Regionally, sources indicate that 35 out of the 53 land border crossings of South Africa are closed. The measure began on March 16 and is likely to coincide with the duration of the national lockdown. For transportation through Zimbabwe, some sources indicate that ground cargo movement has been disrupted by a lockdown there from March 30 to April 20. It is understood that only unspecified “essential goods” are permitted to transit Zimbabwe. Due to confusion and uncertainty over South African port access during the lockdown (see Maritime section), trucks carrying copper loads from Zambia and the Democratic Republic of the Congo to the Port of Durban have reportedly been diverted. Cargo that may typically travel over land to benefit from the relative efficiency of South African ports may now be diverting to ports such as Dar es Salaam, Tanzania and others in Mozambique and Namibia, potentially resulting in multi-month shipping delays.

Customs Processing Regulations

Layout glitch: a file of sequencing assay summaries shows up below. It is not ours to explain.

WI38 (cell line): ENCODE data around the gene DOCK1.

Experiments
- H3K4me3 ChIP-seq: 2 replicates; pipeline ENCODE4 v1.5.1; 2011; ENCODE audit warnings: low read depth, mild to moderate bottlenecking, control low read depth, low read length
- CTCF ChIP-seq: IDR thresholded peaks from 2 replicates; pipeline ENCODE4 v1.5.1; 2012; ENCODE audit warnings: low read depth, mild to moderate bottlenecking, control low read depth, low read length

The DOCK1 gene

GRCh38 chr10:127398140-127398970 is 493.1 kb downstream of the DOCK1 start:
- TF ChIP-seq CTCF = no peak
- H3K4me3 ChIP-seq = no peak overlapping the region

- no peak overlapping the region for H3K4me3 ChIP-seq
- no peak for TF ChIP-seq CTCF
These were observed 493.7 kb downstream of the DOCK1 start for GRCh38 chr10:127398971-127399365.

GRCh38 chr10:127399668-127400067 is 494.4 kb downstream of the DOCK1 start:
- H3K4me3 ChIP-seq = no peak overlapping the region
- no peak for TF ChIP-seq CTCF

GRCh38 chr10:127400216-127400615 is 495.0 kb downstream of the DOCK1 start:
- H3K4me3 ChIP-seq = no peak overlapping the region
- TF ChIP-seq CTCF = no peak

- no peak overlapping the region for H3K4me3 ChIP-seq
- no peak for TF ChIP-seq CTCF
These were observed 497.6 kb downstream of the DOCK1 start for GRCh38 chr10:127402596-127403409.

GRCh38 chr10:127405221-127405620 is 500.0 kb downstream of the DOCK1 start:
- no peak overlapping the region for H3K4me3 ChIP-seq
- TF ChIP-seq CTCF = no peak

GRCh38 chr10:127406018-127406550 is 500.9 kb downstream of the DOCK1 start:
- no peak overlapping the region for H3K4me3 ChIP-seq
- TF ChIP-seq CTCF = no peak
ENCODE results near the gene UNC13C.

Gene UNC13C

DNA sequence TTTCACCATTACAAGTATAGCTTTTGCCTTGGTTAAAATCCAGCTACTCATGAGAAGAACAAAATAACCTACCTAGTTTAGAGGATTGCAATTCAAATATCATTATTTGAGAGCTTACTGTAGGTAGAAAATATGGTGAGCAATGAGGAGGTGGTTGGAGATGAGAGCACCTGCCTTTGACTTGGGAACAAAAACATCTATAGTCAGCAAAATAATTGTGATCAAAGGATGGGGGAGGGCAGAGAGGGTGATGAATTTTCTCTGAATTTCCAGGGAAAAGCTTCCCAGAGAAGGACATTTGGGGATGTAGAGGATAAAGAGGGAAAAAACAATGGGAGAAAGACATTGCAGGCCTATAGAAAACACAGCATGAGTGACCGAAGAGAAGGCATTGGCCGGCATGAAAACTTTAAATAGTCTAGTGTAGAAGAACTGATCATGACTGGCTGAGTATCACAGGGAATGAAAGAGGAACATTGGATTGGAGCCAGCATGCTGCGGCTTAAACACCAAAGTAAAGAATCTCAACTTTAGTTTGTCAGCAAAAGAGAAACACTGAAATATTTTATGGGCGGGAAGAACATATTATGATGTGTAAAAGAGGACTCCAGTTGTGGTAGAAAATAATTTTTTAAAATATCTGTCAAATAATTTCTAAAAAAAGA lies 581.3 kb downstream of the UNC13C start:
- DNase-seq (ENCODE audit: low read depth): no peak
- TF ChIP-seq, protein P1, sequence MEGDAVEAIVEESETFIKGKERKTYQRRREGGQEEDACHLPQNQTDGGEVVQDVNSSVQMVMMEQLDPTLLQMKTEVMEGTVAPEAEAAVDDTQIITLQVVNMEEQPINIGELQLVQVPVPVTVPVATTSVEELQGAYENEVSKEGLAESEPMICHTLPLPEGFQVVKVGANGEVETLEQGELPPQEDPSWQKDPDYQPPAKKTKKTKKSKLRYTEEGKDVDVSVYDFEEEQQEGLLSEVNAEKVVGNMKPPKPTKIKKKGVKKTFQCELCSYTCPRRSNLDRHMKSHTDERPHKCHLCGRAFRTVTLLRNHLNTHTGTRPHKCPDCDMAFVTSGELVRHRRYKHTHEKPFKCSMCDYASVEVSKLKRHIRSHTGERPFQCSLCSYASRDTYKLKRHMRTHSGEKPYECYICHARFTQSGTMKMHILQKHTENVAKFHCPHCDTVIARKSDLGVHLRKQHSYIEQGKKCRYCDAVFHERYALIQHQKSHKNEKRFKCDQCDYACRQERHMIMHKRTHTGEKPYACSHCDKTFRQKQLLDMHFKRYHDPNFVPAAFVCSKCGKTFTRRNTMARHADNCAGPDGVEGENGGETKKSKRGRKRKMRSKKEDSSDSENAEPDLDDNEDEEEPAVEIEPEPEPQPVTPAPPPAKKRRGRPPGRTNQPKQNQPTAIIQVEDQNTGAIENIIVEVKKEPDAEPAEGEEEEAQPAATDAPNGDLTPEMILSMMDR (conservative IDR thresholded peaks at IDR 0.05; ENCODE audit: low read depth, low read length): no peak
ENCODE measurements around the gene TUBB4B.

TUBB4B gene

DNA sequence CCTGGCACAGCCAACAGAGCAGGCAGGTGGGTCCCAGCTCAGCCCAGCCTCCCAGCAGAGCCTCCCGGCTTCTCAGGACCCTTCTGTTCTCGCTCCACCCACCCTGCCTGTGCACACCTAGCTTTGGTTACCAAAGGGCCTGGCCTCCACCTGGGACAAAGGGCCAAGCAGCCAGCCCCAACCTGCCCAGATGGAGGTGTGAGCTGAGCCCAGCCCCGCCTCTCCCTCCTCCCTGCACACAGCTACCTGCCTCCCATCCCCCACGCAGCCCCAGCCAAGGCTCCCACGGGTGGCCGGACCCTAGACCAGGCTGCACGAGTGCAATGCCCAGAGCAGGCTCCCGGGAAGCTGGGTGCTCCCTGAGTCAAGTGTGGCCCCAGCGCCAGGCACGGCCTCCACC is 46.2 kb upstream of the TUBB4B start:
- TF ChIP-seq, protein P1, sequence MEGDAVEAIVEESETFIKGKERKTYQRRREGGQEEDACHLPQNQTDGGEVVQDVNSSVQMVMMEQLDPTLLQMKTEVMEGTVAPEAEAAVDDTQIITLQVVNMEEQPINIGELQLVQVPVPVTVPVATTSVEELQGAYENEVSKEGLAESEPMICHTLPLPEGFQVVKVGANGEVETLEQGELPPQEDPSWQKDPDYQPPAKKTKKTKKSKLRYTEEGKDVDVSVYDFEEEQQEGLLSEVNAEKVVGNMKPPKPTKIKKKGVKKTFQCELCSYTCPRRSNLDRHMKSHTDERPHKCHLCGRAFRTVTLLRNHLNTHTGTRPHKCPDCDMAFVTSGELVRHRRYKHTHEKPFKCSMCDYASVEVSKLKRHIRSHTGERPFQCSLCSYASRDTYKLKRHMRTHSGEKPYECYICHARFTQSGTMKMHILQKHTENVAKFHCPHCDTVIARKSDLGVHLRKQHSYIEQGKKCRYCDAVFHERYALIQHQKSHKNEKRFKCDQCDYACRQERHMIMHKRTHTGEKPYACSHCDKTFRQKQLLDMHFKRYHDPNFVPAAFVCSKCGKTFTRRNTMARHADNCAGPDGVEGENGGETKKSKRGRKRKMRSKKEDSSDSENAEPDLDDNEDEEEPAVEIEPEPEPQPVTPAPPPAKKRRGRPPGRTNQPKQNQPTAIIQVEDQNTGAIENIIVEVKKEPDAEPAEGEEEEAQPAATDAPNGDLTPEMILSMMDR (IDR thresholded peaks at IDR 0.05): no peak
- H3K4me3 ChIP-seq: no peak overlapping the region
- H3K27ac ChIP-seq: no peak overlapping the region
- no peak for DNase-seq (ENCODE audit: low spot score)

General delays or disruptions customs processing have not been reported so far. In the health and life sciences industry, sources indicated on April 2 that as per government directive, all HS codes and commodities for certain medical supplies and protective equipment were restricted and controlled for export with immediate effect. The measure is understood to apply until further notice. These include disinfectants, face-masks (including gas-masks), hydroxychloroquine, heterocyclic compounds with nitrogen heteroatom(s), antisera and other blood fractions, vaccines for human medicine, and medicaments. Goods classified under affected HS codes can only be exported if the recipient possesses an International Trade Administration Committee (ITAC) permit prior to shipping, which can take up to 48 hours to obtain and without which no export of such commodities will be allowed.

Postal Services

On March 25, the South African Post Office Ltd. indicated that owing to the rapid spread of COVID-19 and the increasing number of infections in South Africa, the government has taken several steps aimed at reducing social contacts and physical movements to a minimum. As a consequence, all post offices nationwide will be closed while the country is on lockdown, and all mail items will be delayed. On April 10, after the lockdown was extended to April 30, South African Post Office Ltd. declared force majeure concerning delivery performance. Normal postal services are currently expected to resume on May 4.